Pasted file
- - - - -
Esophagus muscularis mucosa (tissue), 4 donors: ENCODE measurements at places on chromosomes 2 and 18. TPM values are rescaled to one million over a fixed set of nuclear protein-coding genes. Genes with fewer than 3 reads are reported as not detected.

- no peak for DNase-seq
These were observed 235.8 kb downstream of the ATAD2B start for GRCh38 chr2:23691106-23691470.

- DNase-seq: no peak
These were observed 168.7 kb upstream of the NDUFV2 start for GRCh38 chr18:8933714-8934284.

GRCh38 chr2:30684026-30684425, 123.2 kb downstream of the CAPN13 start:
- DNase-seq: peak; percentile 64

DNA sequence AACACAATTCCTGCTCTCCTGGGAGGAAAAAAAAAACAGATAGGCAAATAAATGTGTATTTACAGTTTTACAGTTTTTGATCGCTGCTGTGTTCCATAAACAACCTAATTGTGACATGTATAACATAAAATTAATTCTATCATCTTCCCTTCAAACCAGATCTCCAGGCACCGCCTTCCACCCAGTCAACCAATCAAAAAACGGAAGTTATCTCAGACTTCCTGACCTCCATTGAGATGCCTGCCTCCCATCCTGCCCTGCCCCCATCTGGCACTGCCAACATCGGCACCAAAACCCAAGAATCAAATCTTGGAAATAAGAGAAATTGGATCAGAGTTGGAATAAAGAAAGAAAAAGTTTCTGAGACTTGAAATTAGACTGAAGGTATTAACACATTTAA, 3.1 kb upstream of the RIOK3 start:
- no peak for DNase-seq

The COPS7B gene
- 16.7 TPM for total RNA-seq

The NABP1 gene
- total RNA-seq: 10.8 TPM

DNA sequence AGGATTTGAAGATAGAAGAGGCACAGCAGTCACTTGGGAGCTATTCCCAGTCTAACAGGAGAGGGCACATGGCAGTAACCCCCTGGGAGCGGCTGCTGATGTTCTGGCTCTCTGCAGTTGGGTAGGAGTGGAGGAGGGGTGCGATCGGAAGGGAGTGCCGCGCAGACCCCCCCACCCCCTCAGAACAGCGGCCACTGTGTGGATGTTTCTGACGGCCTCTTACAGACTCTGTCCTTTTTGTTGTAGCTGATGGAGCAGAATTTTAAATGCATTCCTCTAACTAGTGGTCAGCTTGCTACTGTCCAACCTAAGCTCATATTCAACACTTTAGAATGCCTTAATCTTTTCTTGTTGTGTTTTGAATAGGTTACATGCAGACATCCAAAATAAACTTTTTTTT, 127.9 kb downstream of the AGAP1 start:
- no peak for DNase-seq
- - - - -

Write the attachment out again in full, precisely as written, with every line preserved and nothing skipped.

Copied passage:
Esophagus muscularis mucosa (tissue), 4 donors: ENCODE measurements at places on chromosomes 2 and 18. TPM values are rescaled to one million over a fixed set of nuclear protein-coding genes. Genes with fewer than 3 reads are reported as not detected.

- no peak for DNase-seq
These were observed 235.8 kb downstream of the ATAD2B start for GRCh38 chr2:23691106-23691470.

- DNase-seq: no peak
These were observed 168.7 kb upstream of the NDUFV2 start for GRCh38 chr18:8933714-8934284.

GRCh38 chr2:30684026-30684425, 123.2 kb downstream of the CAPN13 start:
- DNase-seq: peak; percentile 64

DNA sequence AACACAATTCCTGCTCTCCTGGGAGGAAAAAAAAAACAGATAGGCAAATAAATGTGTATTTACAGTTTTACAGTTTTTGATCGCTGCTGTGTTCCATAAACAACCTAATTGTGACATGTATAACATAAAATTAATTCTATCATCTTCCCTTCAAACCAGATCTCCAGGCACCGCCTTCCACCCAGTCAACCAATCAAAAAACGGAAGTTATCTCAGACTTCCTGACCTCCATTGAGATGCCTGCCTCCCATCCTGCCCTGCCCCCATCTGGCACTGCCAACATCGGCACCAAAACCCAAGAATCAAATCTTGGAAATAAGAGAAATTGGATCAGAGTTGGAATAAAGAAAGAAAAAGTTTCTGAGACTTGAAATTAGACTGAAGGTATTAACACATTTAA, 3.1 kb upstream of the RIOK3 start:
- no peak for DNase-seq

The COPS7B gene
- 16.7 TPM for total RNA-seq

The NABP1 gene
- total RNA-seq: 10.8 TPM

DNA sequence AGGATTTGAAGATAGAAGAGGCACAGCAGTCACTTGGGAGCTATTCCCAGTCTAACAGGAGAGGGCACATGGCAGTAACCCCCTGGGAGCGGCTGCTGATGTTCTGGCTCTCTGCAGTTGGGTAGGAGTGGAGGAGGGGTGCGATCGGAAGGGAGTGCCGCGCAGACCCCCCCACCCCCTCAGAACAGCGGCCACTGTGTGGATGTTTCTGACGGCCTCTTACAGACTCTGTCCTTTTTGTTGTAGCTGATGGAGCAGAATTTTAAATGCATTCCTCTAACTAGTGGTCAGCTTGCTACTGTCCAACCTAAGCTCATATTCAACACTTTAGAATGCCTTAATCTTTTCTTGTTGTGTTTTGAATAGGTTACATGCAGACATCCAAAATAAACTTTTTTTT, 127.9 kb downstream of the AGAP1 start:
- no peak for DNase-seq